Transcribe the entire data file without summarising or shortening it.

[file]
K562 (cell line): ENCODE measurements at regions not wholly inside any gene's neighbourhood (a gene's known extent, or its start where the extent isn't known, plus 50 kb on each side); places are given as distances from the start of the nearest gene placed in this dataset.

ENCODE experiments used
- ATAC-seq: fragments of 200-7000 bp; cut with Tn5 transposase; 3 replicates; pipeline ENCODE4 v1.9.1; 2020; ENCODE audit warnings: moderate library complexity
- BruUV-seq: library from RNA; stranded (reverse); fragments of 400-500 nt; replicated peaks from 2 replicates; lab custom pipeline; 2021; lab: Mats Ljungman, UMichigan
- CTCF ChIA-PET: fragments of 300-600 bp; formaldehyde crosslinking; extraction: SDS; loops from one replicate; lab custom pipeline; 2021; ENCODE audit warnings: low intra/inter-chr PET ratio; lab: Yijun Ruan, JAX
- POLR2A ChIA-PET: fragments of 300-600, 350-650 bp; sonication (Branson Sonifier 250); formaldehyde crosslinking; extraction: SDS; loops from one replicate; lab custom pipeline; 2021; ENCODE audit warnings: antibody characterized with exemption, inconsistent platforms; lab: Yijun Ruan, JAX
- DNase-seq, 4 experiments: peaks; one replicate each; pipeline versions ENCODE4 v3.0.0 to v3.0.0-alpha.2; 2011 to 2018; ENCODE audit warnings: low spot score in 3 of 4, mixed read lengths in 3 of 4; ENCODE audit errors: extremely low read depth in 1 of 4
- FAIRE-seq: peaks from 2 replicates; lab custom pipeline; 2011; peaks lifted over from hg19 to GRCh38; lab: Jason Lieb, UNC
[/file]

K562 (cell line): ENCODE measurements at regions not wholly inside any gene's neighbourhood (a gene's known extent, or its start where the extent isn't known, plus 50 kb on each side); places are given as distances from the start of the nearest gene placed in this dataset.

ENCODE experiments used
- ATAC-seq: fragments of 200-7000 bp; cut with Tn5 transposase; 3 replicates; pipeline ENCODE4 v1.9.1; 2020; ENCODE audit warnings: moderate library complexity
- BruUV-seq: library from RNA; stranded (reverse); fragments of 400-500 nt; replicated peaks from 2 replicates; lab custom pipeline; 2021; lab: Mats Ljungman, UMichigan
- CTCF ChIA-PET: fragments of 300-600 bp; formaldehyde crosslinking; extraction: SDS; loops from one replicate; lab custom pipeline; 2021; ENCODE audit warnings: low intra/inter-chr PET ratio; lab: Yijun Ruan, JAX
- POLR2A ChIA-PET: fragments of 300-600, 350-650 bp; sonication (Branson Sonifier 250); formaldehyde crosslinking; extraction: SDS; loops from one replicate; lab custom pipeline; 2021; ENCODE audit warnings: antibody characterized with exemption, inconsistent platforms; lab: Yijun Ruan, JAX
- DNase-seq, 4 experiments: peaks; one replicate each; pipeline versions ENCODE4 v3.0.0 to v3.0.0-alpha.2; 2011 to 2018; ENCODE audit warnings: low spot score in 3 of 4, mixed read lengths in 3 of 4; ENCODE audit errors: extremely low read depth in 1 of 4
- FAIRE-seq: peaks from 2 replicates; lab custom pipeline; 2011; peaks lifted over from hg19 to GRCh38; lab: Jason Lieb, UNC